Marianas Variety

Last updateSat, 21 Jul 2018 12am







    Sunday, July 22, 2018-12:49:17A.M.






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Lawson Renguul gets 2 years for assault and battery, unlawful contact

LAWSON Santiago Renguul Jr., 27, was sentenced to two years’ imprisonment after he pled guilty to three counts of assault and battery and one count of unlawful contact.

A repeat offender, Renguul choked and assaulted his girlfriend in front of her two-year-old son, according to court documents.

On Wednesday last week, Renguul was sentenced by Superior Court Judge Joseph N. Camacho to a total of four years of imprisonment, all suspended except for two years, and with credit for time served.

He will serve his two-year prison sentence without the possibility of parole. He will also perform 200 hours of community service and complete counseling. He is prohibited from having any contact with the victim and her son.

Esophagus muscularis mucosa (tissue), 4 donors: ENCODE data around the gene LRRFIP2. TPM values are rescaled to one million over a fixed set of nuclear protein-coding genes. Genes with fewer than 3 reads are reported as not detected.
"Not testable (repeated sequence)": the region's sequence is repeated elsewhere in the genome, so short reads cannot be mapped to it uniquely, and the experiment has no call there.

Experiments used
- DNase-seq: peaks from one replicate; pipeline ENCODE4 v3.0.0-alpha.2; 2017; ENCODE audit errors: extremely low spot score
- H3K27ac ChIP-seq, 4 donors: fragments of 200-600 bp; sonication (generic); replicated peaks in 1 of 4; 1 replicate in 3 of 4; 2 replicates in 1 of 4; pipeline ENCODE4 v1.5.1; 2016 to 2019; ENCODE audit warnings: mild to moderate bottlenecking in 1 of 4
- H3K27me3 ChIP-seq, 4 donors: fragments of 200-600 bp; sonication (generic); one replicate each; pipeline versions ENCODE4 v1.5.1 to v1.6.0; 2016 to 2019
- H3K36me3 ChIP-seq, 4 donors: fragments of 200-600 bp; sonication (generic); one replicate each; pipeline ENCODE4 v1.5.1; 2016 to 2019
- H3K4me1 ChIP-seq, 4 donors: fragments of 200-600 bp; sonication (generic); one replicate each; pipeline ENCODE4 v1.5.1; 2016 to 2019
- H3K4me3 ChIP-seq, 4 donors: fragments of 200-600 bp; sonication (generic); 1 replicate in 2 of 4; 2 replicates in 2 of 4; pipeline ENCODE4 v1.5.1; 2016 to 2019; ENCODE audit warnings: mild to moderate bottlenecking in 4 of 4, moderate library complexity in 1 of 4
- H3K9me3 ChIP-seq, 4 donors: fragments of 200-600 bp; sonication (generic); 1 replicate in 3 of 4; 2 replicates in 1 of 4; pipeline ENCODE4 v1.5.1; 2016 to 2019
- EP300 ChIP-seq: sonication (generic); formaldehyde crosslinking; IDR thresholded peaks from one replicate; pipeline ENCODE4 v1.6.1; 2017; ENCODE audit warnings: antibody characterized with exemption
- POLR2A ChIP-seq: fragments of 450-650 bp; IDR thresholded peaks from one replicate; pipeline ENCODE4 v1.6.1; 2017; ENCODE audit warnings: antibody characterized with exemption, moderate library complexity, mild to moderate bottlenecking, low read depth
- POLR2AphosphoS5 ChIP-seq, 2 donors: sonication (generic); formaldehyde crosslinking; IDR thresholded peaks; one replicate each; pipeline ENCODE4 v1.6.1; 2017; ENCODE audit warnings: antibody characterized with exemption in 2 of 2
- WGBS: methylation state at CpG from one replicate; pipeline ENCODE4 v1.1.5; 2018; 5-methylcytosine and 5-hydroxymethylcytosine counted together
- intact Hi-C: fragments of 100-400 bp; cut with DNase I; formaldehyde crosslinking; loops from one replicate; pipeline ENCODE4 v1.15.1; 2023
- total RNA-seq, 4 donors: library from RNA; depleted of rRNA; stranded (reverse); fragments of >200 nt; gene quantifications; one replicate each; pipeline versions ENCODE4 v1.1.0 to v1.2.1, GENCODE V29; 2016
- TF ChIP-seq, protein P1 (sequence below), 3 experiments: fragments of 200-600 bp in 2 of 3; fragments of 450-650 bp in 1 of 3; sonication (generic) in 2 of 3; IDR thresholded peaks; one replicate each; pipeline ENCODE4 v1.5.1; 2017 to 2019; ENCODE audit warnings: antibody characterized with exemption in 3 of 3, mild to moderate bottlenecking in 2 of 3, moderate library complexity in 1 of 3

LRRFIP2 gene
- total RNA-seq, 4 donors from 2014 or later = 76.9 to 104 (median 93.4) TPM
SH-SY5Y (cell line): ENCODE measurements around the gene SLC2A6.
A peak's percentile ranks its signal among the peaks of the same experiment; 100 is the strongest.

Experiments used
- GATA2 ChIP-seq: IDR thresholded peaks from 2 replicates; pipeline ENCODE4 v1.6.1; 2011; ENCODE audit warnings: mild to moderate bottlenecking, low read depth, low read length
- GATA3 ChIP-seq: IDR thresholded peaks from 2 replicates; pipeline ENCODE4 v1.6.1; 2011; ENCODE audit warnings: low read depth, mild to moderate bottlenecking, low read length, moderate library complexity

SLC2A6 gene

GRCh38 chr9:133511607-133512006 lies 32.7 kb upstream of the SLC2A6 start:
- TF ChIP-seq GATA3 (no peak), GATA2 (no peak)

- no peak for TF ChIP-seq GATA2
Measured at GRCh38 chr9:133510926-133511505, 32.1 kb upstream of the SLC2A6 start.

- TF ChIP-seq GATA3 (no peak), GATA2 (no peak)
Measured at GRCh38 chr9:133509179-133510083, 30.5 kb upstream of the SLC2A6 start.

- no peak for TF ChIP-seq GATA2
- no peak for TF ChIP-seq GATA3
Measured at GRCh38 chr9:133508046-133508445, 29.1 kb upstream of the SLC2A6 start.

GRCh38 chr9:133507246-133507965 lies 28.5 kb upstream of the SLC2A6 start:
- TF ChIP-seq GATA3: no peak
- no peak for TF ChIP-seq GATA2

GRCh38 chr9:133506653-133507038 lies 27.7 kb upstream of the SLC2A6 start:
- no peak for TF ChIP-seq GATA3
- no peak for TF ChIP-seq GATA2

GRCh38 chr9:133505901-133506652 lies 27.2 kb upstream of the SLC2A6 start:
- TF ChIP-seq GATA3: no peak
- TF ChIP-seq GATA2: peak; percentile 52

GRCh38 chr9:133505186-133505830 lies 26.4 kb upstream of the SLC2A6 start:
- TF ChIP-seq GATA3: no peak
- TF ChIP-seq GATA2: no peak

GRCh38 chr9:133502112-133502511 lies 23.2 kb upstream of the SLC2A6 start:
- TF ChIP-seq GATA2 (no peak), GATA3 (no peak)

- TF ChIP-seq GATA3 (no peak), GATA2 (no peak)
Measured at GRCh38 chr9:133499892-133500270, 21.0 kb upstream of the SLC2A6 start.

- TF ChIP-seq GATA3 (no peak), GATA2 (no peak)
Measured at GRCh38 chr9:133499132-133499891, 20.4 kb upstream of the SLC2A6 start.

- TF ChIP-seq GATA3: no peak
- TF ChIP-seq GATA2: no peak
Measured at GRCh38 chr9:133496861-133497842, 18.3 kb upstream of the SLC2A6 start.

According to the judge, the sentence is appropriate because the defendant hit his girlfriend in the presence of her child.

The court also noted that Renguul made contact with the victim in defiance of a protection order.

The victim was not seriously hurt and did not require medical treatment.

In a statement submitted to the court, the victim said she and her son continue to suffer mentally as Renguul had threatened to kill her son to prevent her from calling the police.

The judge also gave weight to Renguul’s prior conviction in Palau, and deemed the defendant to be not a good candidate for rehabilitation.

Because the defendant is a citizen of Palau, the judge said the clerk of court “shall provide the U.S. Department of Homeland Security-Immigration and Customs Enforcement a copy of this sentencing and commitment order.”

Assistant Attorney General Betsy Weintraub recommended the maximum sentence of four year in prison while Chief Public Defender Douglas Hartig, defense counsel for Renguul, recommended a prison sentence of one year and probation.

Hartig also said Judge Camacho mechanically imposes maximum sentences, an allegation which the judge denied.

Citing records, the judge said Hartig exaggerates by cherry-picking samples of his judgments and commitment orders.